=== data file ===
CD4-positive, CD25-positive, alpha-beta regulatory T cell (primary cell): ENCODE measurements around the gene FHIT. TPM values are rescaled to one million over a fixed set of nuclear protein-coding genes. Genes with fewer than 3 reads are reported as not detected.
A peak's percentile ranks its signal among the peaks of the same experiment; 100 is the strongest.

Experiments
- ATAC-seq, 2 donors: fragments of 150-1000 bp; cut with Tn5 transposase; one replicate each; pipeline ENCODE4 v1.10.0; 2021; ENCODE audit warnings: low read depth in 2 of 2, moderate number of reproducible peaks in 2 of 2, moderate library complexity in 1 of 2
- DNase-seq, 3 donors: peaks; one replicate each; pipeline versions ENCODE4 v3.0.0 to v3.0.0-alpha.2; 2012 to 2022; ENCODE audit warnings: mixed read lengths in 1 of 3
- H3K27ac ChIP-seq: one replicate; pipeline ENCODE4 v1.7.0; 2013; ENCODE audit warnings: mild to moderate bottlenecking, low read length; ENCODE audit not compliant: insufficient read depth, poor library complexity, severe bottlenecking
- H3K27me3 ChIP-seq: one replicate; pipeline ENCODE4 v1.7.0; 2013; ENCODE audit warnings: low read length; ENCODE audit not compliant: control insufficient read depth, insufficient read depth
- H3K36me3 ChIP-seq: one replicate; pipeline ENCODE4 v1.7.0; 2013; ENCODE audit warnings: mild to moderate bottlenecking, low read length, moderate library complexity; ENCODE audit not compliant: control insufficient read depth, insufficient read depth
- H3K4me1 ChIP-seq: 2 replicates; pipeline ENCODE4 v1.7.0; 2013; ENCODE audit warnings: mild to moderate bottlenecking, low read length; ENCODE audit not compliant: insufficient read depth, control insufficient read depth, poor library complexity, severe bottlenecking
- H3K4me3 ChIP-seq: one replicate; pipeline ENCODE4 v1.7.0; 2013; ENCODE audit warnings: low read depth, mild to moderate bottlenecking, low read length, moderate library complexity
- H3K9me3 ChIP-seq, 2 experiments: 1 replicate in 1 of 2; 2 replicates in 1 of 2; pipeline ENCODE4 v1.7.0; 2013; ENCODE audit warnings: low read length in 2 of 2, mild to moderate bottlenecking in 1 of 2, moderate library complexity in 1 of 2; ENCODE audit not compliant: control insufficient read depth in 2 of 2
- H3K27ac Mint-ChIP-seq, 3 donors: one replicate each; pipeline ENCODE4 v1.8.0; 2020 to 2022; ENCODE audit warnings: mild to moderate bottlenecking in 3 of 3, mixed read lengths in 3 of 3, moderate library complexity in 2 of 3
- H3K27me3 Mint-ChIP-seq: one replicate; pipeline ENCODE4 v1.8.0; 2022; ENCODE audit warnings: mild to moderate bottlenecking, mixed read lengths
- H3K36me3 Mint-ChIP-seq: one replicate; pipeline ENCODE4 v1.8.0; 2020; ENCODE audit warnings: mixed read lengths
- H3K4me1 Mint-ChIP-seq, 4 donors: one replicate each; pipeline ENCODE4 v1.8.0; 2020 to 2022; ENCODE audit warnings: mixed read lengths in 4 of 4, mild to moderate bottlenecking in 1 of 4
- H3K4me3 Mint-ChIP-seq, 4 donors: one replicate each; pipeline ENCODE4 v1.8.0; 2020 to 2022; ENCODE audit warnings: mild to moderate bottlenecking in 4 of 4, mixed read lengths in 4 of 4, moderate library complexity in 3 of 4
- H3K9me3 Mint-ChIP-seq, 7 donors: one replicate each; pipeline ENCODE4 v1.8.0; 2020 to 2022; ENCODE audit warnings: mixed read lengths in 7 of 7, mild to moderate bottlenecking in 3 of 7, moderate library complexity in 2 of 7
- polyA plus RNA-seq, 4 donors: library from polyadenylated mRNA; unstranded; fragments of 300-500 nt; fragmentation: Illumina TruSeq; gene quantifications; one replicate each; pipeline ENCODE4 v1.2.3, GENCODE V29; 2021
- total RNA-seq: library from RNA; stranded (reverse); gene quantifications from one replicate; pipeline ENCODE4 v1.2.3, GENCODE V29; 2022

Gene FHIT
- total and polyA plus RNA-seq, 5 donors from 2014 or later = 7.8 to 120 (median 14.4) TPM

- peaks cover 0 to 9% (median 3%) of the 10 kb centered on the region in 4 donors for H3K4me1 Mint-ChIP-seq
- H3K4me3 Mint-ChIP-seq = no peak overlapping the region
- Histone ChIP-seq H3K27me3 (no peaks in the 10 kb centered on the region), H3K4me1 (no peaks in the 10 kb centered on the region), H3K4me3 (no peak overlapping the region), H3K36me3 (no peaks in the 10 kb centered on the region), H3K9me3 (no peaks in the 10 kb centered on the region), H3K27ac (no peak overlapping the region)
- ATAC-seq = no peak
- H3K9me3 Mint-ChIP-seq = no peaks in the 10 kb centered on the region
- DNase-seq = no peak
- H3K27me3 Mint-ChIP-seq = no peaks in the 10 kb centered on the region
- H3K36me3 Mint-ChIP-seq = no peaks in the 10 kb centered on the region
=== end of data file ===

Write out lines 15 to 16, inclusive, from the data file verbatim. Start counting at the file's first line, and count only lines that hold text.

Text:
- H3K4me1 Mint-ChIP-seq, 4 donors: one replicate each; pipeline ENCODE4 v1.8.0; 2020 to 2022; ENCODE audit warnings: mixed read lengths in 4 of 4, mild to moderate bottlenecking in 1 of 4
- H3K4me3 Mint-ChIP-seq, 4 donors: one replicate each; pipeline ENCODE4 v1.8.0; 2020 to 2022; ENCODE audit warnings: mild to moderate bottlenecking in 4 of 4, mixed read lengths in 4 of 4, moderate library complexity in 3 of 4